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Our curate, Jane's meek virtues pondering o'er,
Quite changed his taste and thought her plain no
"A maid so good must make a charming wife,
A very pretty girl, too, on my life!"


I AM physician to a hospital in a large
seaport town. My curiosity was aroused lately
by the face of a man, which, as it lay upon
the pillow of a hospital bed, looked singularly
savage. It was marked by a broad blue line
extending from the lower level of his nose to
an inch below the lips, and from the back of
one whisker to the back of the other.
Evidently such a tattoo-mark was not one
with which any white man would have been
willingly disfigured. On the patient's
recovery I put some questions to him, and
obtained the substance of the following
account. For several reasons I believe the
tale to be a true one. It was not volunteered;
the man appeared to be ashamed of his own
story, and required a steady cross-examination
before he would yield up half of what he
had to say. The cross-questioning produced
no inconsistent statements; no published
accounts contradict anything that he states;
and he mentions many facts known in this
country through books which it is not likely
that he ever read.

David or Daniel Dash, native of the state
of Virginia, embarked on board a whaling
ship as a common seaman, at the age of nineteen.
His ship sailed round Cape Horn, and
had been cruising about for perhaps nineteen
months, when she was overtaken by a
storm near the Marquesas; there she was
driven ashore in spite of all exertions, and
soon went to pieces. The crew consisted of
thirty persons. The captain and twenty-four
men took to the boats, and he believes
escaped. He and four others swam to land.
As soon as they arrived on shore they were
surrounded by the natives, made prisoners,
and carried a few miles into the interior.
Being then placed in a long hut, the prince
or chief came to them and arranged them in
a line. Without any delay the choice was
offered to themwhether they would be
tattooed or killed. The chief easily made his
meaning understood; he produced first the
usual tattooing implements, pointed to the
marks on his own person, and then to the
bodies of his prisoners. Presenting next a
knife, he made a feint of cutting off their

After this dumb-show, the chief offered to
each man in succession dagger or bowl, that
is to say, knife or tattooing apparatus.
Would they be dead men or savages? Dash's
four companions being his seniors, polled first
at this election, and they chose the knife.
He was, however, young to die, and willing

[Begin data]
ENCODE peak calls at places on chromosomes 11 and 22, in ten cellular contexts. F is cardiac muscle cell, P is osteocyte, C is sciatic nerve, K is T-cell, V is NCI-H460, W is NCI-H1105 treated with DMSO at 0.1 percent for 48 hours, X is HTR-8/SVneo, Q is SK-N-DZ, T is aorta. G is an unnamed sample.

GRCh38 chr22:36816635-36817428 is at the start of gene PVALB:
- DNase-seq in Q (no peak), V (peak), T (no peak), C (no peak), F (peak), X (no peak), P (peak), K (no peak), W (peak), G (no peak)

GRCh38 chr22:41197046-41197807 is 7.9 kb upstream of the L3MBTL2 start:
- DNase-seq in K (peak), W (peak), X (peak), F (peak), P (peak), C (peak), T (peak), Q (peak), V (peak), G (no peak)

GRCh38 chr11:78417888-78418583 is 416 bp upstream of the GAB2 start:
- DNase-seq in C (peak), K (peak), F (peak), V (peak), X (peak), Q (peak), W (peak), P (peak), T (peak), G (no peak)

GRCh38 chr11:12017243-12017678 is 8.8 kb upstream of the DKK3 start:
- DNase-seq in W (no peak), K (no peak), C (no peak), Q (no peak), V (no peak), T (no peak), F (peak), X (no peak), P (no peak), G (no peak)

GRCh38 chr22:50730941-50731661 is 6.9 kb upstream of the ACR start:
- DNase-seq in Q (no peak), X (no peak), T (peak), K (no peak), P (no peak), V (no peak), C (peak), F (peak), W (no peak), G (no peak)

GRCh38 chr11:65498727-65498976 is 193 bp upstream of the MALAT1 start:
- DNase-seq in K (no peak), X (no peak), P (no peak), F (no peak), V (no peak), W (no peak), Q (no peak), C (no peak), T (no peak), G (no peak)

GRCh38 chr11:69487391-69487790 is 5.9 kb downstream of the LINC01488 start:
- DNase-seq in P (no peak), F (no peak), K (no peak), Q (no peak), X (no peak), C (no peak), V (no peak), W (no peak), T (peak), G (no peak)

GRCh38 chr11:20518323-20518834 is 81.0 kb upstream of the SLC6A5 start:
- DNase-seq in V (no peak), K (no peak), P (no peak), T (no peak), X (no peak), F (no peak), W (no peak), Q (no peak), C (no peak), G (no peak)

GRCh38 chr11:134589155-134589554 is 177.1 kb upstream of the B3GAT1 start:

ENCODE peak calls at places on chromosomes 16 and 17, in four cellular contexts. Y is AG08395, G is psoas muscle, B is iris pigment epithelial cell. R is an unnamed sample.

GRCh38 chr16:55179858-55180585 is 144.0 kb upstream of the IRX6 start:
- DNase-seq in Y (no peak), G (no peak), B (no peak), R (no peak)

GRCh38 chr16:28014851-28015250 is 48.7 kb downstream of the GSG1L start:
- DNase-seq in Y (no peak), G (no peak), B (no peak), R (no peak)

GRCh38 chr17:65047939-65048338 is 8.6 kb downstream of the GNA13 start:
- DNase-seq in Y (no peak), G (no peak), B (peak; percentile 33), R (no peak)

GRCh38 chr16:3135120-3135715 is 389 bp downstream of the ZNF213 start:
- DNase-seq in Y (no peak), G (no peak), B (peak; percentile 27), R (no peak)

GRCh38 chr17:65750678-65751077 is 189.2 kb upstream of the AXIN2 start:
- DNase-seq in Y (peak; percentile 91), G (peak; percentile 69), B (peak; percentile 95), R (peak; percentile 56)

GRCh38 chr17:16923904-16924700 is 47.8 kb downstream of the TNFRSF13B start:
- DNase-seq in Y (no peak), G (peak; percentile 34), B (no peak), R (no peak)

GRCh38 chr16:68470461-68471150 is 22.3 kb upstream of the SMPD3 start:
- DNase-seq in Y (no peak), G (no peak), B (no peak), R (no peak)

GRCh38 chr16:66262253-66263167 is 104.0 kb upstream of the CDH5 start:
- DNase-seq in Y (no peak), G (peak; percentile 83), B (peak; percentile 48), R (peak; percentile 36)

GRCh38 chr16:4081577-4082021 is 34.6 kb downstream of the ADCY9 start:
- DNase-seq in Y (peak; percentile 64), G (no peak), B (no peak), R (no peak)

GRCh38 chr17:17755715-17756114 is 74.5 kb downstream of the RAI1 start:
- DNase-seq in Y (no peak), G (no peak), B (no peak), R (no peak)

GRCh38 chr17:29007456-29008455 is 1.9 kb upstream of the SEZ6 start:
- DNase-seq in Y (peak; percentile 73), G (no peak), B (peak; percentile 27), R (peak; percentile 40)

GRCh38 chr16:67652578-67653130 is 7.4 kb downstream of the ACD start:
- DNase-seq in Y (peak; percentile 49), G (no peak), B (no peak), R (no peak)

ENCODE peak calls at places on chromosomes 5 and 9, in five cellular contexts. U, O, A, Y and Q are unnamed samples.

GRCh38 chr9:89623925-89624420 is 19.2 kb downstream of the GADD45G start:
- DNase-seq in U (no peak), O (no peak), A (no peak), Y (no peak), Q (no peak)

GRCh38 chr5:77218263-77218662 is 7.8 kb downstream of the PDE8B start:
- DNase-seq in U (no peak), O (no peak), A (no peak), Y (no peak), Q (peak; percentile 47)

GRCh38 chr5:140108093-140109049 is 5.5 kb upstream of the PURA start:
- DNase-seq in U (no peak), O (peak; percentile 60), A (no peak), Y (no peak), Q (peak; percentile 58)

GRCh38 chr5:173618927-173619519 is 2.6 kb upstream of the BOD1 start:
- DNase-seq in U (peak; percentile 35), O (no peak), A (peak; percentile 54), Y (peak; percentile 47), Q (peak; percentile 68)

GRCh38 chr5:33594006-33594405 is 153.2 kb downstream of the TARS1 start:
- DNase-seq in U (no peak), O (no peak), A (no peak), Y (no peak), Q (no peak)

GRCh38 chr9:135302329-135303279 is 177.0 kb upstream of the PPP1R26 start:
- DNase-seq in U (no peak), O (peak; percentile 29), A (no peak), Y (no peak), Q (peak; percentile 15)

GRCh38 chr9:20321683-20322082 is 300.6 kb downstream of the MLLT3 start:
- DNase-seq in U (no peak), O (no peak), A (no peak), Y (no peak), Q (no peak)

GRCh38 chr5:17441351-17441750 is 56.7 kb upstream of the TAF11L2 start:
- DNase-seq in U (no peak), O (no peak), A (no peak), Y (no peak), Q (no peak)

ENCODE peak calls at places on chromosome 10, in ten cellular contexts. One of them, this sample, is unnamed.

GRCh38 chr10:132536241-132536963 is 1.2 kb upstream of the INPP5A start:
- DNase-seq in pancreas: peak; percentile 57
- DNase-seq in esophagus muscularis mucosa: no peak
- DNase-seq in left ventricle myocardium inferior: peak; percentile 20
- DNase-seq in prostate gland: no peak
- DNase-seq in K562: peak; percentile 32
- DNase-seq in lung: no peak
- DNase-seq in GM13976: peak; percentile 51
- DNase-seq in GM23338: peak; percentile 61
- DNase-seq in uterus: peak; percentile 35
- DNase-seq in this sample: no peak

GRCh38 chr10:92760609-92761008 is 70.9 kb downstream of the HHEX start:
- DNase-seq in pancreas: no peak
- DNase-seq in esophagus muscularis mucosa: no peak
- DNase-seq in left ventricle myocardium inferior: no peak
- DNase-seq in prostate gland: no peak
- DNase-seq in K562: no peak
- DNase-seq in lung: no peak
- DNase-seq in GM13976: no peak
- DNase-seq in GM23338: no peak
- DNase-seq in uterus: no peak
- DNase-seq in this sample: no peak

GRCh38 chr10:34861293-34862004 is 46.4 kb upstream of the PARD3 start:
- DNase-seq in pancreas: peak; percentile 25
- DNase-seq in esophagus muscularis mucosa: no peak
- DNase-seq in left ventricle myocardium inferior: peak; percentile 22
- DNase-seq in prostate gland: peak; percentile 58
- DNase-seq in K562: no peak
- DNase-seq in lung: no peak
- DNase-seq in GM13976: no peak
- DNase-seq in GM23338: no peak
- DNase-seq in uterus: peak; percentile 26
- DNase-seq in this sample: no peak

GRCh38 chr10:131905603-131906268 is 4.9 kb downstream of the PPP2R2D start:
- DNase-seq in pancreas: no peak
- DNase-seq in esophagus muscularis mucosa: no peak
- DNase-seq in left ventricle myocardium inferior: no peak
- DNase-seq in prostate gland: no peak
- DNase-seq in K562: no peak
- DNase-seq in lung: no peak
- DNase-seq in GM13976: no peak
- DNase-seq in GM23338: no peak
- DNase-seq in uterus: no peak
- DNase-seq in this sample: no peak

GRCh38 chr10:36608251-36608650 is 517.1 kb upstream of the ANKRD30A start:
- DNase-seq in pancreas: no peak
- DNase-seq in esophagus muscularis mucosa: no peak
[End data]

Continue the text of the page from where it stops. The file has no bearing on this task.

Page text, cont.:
to do anything to save his life. He chose
to be tattooed. As soon as the decision
of the five men had been ascertained, the
four who had disdained to be made comrades
by the cannibals were killed. They lost
their heads. Without the least delay, their
bodies were cut up, and preparations made
for a feast. The large bones were cut out
to make fish-hooks, spear-heads, tattoo
instruments; particular parts were cut off to be
given as offerings to the Gods, and the rest
of the flesh was cooked. Holes were then
dug in the earth, and filled with dry wood,
some large stones being placed here and there
among the wood, to be heated when the pile
was fired. After ignition, fresh wood was
heaped on, and the fire kept up until the
ground had been made thoroughly hot. The
ashes being then raked out, the flesh was
put into the holes, and covered with the
stones and embers. It was so left for about
half an hour, and at the end of that time
taken out, and eaten by perhaps two hundred
men. Before the feast was ready, the men
had begun to drink an intoxicating liquor,
which resembled soap suds in appearance,
and soon took effect. This was the Cava
cup, of which travellers have written, and
Lord Byron has sung. Having no rum
or other spirit, and not understanding the
way to prepare any ordinary fermented
liquors, the islanders had been led to the
discovery of a strange substitute. They
procure a root called Cava root (which
appears, by the bye, to be very rich in starch);
they cut it up, and chew it thoroughly; they
then wash it in water, strain it through tappa
cloth; and, throwing the fibrous part away,
retain the washings. These are allowed to
stand for a short time, during which they
ferment, and acquire intoxicating power.
This drink appears to act as slow poison;
for indulgence in it reduces men often to a
miserable state of nervousness and blindness.

These natives seem from Daniel's account
to be epicures in cannibalism; and it is rather
agreeable to white men, to know that they do
not think so much of white men as they do of
black. Black men's flesh is greatly preferred
to pork, and their fondness for it is so decided
that no man of that colour would ever have
a choice given him for his life. The whites
on the contrary usually meet with the same
treatment that Dash and his companions had
experienced. The feast being over, tattooing
operations were commenced upon him. The
instruments employed were pieces of bone
filed into the shape of very fine saws; they
were about three inches long and varied from
a pen-knife's to two fingers' breadth; these
were set in cane handles, and when used
were placed upon the skin and struck by a
sort of wooden mallet till blood spirted out.
Burnt human bones were then rubbed in
over the wounds. The process was exceedingly
painful, so much so that only small portions
of the skin were painted at a sitting. Three
months elapsed before the whole tattooing